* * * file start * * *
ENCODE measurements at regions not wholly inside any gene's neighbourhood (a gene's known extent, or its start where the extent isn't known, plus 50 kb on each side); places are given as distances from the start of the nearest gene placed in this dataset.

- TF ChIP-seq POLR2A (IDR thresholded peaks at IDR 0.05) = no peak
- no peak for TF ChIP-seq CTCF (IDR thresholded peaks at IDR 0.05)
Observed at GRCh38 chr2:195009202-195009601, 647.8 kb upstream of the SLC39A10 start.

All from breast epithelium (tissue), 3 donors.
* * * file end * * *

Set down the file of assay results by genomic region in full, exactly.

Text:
ENCODE measurements at regions not wholly inside any gene's neighbourhood (a gene's known extent, or its start where the extent isn't known, plus 50 kb on each side); places are given as distances from the start of the nearest gene placed in this dataset.

- TF ChIP-seq POLR2A (IDR thresholded peaks at IDR 0.05) = no peak
- no peak for TF ChIP-seq CTCF (IDR thresholded peaks at IDR 0.05)
Observed at GRCh38 chr2:195009202-195009601, 647.8 kb upstream of the SLC39A10 start.

All from breast epithelium (tissue), 3 donors.